While protests engulfed Baltimore after a young Black man suffered fatal injuries in police custody in April, a Maryland lawmaker suggested that the state should ban public assistance to those participating in the uprising, which he dubbed “thug nation.”
Many low-income Wisconsinites might no longer be able to purchase lobster or shrimp, and may be subject to drug testing and forced substance abuse rehabilitation programs, under two bills introduced in the GOP-majority state assembly this month.
Indiana will next year cut off food stamp benefits to tens of thousands of residents who have not secured jobs or participated in work training programs.
When we hear “stress kills,” we often imagine a wealthy business executive dying of a heart attack in their early 50s because they put in too many long nights at the office. But stress also kills pregnant Black women and their babies in a more surreptitious way.
The federal poverty guidelines, which dictate eligibility of most public benefits, including food stamps, is flawed in that it does not account for variances in cost of living.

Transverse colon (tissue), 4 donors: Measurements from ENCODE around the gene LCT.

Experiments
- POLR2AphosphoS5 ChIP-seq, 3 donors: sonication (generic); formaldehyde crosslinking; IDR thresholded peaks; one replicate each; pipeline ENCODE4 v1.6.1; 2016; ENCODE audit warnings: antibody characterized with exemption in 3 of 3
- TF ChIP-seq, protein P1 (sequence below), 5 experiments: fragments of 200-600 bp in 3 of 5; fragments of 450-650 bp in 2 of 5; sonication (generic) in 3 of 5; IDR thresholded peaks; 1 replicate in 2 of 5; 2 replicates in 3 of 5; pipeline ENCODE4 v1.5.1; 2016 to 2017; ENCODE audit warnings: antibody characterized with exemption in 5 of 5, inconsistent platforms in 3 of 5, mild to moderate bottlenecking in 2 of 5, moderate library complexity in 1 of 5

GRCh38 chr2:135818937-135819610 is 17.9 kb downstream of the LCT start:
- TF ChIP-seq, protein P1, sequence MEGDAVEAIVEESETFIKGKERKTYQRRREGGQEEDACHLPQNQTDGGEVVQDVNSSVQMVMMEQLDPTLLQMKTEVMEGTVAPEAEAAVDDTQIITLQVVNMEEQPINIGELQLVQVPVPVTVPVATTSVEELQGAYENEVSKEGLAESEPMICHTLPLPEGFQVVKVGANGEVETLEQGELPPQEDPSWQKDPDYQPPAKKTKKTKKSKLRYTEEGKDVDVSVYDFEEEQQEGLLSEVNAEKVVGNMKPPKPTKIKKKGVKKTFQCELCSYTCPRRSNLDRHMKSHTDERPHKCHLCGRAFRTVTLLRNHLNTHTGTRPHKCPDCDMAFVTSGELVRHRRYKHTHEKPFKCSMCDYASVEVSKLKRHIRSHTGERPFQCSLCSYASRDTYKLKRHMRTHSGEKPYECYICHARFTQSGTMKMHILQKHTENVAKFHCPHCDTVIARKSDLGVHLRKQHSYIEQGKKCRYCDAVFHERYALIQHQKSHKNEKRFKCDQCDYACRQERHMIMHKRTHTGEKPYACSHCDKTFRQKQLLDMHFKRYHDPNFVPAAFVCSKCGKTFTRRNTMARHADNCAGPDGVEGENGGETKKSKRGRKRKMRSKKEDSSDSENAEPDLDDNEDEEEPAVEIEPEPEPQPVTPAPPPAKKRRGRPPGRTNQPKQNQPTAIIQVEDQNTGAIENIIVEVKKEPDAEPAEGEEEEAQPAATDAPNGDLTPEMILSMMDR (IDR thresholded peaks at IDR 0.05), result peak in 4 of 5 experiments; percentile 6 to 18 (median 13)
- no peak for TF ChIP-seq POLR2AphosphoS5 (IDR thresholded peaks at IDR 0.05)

Shame is a powerful cultural and political tool that has been used to keep people from accessing the resources they need. Shame has kept my name anonymous in this article, but it will not stop me from accessing health care, telling this story, or encouraging others to do the same.
Even as a string of recent studies reveal the damaging effect of poverty on children, both Democrats and Republicans seek to cut food stamps, which have been shown to help alleviate poverty.
While Thursday’s Republican-led bill to slash food stamps is highly unlikely to pass the Senate, it shows the influence of the Tea Party as the ideological foundation for House Republican leadership—an ideology blind to the role food stamps play in the economy.
While conservatives lead in this rhetoric, the willingness to cut food stamps is found among moderate Democrats as well—revealing that this longstanding program for the poor may be very vulnerable.